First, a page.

June 24, 2015 | by William Styron
The Paris Review could have been named Weathercock—and other early memories from an editor emeritus.
A new collection of William Styron’s nonfiction, My Generation, includes this reminiscence on the origins of The Paris Review; this piece first appeared in 1959, as Styron’s introduction to The Best Short Stories from The Paris Review.
Memory is, of course, a traitor, and it is wise not to trust any memoir which lends the impression of total recall. The following account of the founding of The Paris Review comprises my own recollection of the event, highly colored by prejudice, and must not be considered any more the gospel than those frequent narratives of the twenties, which tell you the color of the shoes that Gertrude Stein wore at a certain hour on such and such a day…
The Paris Review was born in Montparnasse in the spring of 1952. It was, as one looks back on it through nostalgia’s deceptive haze, an especially warm and lovely and extravagant spring. Even in Paris, springs like that don’t come too often. Everything seemed to be in premature leaf and bud, and by the middle of March there was a general great stirring. The pigeons were aloft, wheeling against a sky that stayed blue for days, tomcats prowled stealthily along rooftop balustrades, and by the first of April the girls already were sauntering on the boulevard in scanty cotton dresses, past the Dome and the Rotonde and their vegetating loungers who, two weeks early that year, heliotrope faces turned skyward, were able to begin to shed winter’s anemic cast. All sorts of things were afoot—parties, daytime excursions to Saint-Germain-en-Laye, picnics along the banks of the Marne, where, after a lunch of bread and saucissons and Brie and Evian water (the liver was a touch troubled, following a winter sourly closeted with too much wine), you could lie for hours in the grass by the quiet riverside and listen to the birds and the lazy stir and fidget of grasshoppers and understand, finally, that France could be pardoned her most snooty and magisterial pride, mistress as she was of such sweet distracting springs. Read More »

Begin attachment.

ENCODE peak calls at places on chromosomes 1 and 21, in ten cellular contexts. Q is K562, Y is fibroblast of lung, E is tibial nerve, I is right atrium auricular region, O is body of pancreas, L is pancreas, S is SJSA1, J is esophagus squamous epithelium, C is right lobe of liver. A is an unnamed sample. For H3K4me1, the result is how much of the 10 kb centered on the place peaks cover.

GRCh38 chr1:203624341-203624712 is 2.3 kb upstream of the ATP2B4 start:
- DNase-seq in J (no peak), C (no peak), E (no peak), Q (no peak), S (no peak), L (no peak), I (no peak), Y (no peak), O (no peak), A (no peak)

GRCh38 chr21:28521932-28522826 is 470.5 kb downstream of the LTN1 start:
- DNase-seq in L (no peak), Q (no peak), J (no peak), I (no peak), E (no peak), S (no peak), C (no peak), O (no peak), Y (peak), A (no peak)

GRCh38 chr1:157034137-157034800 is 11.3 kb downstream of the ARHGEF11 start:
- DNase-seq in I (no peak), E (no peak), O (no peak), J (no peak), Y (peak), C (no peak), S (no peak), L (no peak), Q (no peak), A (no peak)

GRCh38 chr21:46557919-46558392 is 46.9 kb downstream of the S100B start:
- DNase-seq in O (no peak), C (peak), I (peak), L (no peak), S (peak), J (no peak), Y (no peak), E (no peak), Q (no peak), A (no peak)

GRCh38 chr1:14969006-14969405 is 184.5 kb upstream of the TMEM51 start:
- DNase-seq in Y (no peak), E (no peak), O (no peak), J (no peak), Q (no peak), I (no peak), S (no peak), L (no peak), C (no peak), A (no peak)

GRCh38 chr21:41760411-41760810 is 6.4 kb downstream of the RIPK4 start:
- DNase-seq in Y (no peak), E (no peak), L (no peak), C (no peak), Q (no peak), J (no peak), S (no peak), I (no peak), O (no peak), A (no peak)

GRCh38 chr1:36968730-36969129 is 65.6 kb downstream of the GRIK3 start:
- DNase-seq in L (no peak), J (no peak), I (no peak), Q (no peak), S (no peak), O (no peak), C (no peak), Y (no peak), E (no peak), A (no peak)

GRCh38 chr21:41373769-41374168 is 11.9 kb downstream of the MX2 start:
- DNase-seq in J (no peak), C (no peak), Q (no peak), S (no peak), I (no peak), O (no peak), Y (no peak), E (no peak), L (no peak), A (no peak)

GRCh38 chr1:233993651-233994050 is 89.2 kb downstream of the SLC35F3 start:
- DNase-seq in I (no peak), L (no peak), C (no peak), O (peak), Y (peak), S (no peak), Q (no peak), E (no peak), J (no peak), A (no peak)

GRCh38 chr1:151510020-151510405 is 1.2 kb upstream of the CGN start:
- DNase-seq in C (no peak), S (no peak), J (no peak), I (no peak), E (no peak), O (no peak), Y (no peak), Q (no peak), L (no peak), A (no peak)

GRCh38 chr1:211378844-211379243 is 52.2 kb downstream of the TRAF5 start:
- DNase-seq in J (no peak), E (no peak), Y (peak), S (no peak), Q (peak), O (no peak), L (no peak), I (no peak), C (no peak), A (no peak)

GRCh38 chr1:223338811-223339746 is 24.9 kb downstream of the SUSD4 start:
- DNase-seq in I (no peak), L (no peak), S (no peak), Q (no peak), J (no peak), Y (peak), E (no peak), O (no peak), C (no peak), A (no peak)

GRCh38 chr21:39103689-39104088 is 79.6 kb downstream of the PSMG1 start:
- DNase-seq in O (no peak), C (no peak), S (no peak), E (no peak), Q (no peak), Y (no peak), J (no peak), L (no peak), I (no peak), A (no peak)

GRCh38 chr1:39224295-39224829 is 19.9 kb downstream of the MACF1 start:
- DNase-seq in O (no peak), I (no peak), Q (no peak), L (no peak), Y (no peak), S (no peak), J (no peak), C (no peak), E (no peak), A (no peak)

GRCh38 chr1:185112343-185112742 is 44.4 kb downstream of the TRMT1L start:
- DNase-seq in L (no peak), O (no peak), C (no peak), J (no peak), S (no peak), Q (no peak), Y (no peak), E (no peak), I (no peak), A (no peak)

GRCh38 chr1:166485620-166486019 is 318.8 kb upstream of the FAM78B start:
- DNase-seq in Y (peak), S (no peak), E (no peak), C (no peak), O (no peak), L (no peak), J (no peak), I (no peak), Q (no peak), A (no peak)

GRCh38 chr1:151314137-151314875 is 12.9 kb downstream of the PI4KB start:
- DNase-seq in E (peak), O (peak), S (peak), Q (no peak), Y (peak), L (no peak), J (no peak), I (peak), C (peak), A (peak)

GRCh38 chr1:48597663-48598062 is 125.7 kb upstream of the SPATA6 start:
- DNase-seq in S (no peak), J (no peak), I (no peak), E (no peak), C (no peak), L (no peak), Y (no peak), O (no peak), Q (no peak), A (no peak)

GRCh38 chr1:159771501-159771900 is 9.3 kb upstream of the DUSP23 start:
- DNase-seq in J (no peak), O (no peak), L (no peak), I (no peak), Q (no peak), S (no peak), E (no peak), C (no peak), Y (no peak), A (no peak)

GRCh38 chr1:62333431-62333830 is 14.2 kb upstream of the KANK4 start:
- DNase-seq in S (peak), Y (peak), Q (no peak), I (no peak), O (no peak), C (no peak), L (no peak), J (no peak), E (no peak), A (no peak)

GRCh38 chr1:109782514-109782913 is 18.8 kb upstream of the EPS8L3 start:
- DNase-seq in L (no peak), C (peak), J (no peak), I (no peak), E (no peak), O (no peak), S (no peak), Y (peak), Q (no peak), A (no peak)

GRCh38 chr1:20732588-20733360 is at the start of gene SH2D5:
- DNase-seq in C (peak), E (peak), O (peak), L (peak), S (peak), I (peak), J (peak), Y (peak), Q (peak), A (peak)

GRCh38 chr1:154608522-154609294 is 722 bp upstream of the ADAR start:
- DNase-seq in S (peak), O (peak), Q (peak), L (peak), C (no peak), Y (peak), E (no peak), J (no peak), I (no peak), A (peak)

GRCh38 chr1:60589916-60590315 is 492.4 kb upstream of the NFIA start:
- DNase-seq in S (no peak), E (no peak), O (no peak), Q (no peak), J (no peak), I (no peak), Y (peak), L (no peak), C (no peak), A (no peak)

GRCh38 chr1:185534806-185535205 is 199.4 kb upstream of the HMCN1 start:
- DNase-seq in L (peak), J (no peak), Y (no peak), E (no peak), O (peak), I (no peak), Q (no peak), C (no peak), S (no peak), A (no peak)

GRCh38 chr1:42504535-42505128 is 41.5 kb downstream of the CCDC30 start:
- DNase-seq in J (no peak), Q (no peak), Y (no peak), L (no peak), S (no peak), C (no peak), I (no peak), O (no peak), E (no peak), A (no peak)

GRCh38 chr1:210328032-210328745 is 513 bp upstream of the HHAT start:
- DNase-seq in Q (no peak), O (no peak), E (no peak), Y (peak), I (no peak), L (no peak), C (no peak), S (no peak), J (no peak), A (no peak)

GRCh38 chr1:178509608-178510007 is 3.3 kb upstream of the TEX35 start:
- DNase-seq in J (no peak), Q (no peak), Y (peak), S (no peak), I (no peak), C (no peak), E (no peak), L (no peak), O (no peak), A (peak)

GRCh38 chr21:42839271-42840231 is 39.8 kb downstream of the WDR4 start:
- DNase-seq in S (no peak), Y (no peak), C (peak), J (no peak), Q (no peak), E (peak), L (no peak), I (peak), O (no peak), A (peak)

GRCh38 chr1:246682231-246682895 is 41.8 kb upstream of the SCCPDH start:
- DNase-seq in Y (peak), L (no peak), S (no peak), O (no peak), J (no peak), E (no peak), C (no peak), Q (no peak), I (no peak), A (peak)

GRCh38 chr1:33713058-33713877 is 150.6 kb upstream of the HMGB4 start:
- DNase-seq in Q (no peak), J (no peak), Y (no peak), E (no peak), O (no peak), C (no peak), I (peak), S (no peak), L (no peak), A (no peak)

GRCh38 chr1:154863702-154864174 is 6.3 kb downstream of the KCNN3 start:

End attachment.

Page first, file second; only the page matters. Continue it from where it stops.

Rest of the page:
December 7, 2012 | by William Styron
To George Plimpton
December 1, 1953 Ravello, Italy
Herewith the interview, revised and expanded. I think that in the future it might be a good idea for you to get a tape-recorder for these darn things, because it’s a bitch of a job for the interviewee to edit his own words. Now you will note that I did not completely eliminate all the first part; as a matter of fact I retained the bulk of it, but made quite a few changes and emendations. I think it’s better now, certainly printable. Besides all the additions, you will notice I made a few eliminations. I cut out a few of the cuss-words, which were all too abundant. I cut out the cracks against little Truman and Anthony West, who God knows deserves them, but they seemed a little in poor taste. I also tempered my criticism of Faulkner. I have tried to keep the tone impersonal and conversational throughout, and I think that I’ve succeeded.